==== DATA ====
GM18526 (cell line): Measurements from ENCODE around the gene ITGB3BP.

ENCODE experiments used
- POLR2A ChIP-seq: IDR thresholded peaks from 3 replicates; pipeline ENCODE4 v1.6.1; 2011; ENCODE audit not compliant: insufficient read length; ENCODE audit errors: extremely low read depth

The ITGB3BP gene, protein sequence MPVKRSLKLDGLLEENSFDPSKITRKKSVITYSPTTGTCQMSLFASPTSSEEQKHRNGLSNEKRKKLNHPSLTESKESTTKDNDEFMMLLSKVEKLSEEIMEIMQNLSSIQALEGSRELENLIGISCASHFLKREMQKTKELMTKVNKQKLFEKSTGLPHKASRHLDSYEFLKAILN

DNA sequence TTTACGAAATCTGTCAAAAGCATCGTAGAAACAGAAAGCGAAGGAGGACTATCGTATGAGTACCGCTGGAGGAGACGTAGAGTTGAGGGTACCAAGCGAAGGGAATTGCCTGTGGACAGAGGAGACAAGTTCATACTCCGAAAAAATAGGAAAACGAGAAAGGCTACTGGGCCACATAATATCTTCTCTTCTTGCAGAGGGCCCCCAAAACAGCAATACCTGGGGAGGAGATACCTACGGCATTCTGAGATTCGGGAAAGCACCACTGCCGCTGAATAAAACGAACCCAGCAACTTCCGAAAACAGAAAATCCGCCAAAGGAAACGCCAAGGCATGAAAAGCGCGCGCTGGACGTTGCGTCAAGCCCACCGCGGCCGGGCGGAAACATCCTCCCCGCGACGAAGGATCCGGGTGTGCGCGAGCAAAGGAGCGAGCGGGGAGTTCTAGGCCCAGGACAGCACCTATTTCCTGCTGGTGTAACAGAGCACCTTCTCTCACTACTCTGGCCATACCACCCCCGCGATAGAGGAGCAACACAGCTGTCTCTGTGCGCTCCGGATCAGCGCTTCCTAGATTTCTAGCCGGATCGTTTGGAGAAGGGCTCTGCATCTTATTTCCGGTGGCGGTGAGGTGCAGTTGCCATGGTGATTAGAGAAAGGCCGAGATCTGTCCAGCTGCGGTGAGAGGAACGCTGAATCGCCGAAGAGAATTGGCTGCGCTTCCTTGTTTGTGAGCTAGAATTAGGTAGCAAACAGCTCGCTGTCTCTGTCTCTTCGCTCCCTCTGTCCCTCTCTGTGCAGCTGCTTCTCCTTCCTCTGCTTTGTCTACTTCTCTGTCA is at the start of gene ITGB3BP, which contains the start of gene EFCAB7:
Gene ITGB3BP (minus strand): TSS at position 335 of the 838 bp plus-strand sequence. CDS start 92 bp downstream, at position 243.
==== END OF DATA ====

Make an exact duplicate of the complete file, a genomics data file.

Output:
GM18526 (cell line): Measurements from ENCODE around the gene ITGB3BP.

ENCODE experiments used
- POLR2A ChIP-seq: IDR thresholded peaks from 3 replicates; pipeline ENCODE4 v1.6.1; 2011; ENCODE audit not compliant: insufficient read length; ENCODE audit errors: extremely low read depth

The ITGB3BP gene, protein sequence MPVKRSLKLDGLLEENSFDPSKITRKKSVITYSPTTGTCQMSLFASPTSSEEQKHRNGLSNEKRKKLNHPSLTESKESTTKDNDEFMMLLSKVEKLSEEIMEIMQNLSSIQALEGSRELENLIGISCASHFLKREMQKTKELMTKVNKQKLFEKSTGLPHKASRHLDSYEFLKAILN

DNA sequence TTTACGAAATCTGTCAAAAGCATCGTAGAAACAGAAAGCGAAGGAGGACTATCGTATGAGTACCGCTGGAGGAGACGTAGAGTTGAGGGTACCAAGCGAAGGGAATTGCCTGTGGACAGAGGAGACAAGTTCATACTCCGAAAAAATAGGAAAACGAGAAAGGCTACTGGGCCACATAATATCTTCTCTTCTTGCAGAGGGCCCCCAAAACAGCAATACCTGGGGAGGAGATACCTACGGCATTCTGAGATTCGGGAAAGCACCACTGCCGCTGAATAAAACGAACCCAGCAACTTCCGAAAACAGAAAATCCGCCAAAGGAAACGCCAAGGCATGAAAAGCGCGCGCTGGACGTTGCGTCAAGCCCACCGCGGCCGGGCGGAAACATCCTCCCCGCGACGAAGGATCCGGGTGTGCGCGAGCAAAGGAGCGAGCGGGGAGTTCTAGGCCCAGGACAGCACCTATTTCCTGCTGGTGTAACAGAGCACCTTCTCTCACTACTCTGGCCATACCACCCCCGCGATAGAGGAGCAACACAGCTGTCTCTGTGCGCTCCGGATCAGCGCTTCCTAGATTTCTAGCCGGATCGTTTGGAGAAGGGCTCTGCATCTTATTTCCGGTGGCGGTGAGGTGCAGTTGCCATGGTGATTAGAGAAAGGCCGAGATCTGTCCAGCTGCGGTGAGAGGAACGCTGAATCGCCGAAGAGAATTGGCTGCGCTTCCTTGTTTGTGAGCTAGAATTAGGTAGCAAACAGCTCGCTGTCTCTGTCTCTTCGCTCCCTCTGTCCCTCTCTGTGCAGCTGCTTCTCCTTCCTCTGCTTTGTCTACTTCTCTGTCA is at the start of gene ITGB3BP, which contains the start of gene EFCAB7:
Gene ITGB3BP (minus strand): TSS at position 335 of the 838 bp plus-strand sequence. CDS start 92 bp downstream, at position 243.